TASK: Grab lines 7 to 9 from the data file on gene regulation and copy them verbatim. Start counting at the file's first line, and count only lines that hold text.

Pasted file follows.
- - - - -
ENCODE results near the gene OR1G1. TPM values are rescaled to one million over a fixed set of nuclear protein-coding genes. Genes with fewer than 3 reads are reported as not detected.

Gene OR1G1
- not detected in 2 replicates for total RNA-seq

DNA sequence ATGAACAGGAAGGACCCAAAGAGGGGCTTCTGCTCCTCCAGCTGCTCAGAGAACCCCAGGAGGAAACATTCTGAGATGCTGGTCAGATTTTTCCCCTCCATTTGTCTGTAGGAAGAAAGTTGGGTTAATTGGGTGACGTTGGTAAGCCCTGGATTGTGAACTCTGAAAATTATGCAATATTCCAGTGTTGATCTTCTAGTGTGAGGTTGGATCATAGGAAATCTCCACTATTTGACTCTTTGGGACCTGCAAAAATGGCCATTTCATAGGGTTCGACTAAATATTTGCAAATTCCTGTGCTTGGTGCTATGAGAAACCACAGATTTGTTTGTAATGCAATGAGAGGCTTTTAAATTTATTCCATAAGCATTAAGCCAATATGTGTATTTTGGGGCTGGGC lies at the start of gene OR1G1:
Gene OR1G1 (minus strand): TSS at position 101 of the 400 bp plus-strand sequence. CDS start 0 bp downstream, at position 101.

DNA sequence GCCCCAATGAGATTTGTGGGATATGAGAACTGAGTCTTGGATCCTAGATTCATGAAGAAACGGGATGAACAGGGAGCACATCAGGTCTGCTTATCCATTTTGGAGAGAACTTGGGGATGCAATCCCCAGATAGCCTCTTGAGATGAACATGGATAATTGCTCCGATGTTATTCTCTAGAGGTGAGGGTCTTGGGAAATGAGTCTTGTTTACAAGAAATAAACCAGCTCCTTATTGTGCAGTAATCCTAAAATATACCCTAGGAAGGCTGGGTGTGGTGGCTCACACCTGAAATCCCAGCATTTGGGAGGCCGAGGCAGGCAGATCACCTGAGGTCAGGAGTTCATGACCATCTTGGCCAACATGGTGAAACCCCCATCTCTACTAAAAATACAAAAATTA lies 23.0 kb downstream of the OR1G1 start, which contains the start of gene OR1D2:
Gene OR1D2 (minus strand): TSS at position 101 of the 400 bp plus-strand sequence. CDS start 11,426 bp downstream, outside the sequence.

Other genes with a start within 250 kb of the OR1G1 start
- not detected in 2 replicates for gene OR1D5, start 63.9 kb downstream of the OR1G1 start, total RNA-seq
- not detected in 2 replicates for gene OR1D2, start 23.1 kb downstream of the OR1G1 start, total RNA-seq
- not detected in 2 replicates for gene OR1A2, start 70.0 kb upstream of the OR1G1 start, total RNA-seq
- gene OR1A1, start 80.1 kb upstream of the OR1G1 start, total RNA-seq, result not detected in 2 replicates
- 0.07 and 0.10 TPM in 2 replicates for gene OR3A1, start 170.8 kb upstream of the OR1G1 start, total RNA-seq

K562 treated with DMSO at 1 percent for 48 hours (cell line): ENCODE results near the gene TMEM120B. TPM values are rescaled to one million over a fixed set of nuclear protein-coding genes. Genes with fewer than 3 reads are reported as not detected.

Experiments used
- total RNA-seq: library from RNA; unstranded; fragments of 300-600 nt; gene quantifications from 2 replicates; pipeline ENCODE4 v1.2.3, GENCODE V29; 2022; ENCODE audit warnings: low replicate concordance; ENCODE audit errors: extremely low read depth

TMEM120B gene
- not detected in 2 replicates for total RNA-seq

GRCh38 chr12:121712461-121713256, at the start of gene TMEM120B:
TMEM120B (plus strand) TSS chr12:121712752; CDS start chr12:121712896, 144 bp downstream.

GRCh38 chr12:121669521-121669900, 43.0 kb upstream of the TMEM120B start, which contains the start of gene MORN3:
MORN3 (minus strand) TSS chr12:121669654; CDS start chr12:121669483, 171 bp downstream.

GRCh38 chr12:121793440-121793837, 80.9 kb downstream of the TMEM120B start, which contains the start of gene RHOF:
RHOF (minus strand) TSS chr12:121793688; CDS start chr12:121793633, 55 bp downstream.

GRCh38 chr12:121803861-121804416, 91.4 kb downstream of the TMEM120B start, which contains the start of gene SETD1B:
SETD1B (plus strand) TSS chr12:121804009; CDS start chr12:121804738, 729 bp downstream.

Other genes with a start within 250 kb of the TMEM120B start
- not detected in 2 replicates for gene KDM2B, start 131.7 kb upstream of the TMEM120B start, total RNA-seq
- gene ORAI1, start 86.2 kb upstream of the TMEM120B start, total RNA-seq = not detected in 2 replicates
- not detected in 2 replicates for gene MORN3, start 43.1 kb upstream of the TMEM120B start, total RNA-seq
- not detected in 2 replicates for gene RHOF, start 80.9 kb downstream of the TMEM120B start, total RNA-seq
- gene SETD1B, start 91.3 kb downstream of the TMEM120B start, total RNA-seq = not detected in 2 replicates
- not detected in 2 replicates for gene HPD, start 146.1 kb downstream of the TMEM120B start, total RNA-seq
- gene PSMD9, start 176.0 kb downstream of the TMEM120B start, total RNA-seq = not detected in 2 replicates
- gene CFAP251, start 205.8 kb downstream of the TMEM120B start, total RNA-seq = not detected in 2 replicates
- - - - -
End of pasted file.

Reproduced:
Gene OR1D2 (minus strand): TSS at position 101 of the 400 bp plus-strand sequence. CDS start 11,426 bp downstream, outside the sequence.

Other genes with a start within 250 kb of the OR1G1 start
- not detected in 2 replicates for gene OR1D5, start 63.9 kb downstream of the OR1G1 start, total RNA-seq